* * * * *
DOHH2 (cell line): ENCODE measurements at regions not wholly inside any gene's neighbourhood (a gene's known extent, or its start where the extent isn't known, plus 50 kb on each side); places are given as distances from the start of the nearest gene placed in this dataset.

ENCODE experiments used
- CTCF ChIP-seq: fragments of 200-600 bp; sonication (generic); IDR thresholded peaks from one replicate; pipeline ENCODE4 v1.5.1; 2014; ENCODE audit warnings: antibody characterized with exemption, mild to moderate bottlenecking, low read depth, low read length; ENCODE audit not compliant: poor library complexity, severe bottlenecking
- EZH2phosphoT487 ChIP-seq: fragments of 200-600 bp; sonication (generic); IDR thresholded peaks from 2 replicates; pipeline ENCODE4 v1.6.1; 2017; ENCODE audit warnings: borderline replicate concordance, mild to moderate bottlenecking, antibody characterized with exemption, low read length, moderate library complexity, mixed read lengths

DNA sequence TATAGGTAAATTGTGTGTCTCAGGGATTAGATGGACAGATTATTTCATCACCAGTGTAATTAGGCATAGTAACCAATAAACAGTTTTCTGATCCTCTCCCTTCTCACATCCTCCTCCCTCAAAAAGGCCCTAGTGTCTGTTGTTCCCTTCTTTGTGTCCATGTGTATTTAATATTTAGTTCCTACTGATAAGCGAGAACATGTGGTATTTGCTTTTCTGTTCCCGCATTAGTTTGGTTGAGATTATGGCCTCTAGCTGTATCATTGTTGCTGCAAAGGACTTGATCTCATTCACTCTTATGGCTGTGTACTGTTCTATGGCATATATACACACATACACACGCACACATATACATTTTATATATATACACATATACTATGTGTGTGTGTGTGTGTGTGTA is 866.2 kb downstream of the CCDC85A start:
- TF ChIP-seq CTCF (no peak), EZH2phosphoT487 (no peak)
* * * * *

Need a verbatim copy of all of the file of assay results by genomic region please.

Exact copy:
DOHH2 (cell line): ENCODE measurements at regions not wholly inside any gene's neighbourhood (a gene's known extent, or its start where the extent isn't known, plus 50 kb on each side); places are given as distances from the start of the nearest gene placed in this dataset.

ENCODE experiments used
- CTCF ChIP-seq: fragments of 200-600 bp; sonication (generic); IDR thresholded peaks from one replicate; pipeline ENCODE4 v1.5.1; 2014; ENCODE audit warnings: antibody characterized with exemption, mild to moderate bottlenecking, low read depth, low read length; ENCODE audit not compliant: poor library complexity, severe bottlenecking
- EZH2phosphoT487 ChIP-seq: fragments of 200-600 bp; sonication (generic); IDR thresholded peaks from 2 replicates; pipeline ENCODE4 v1.6.1; 2017; ENCODE audit warnings: borderline replicate concordance, mild to moderate bottlenecking, antibody characterized with exemption, low read length, moderate library complexity, mixed read lengths

DNA sequence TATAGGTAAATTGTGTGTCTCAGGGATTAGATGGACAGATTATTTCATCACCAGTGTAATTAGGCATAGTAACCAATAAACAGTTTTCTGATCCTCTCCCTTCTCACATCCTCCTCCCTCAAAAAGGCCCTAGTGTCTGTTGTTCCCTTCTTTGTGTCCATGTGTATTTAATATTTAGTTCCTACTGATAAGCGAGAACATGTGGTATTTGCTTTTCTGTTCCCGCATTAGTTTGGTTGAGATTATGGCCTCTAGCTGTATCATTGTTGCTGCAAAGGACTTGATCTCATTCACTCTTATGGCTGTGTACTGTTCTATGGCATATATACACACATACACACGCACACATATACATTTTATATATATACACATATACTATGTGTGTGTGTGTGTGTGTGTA is 866.2 kb downstream of the CCDC85A start:
- TF ChIP-seq CTCF (no peak), EZH2phosphoT487 (no peak)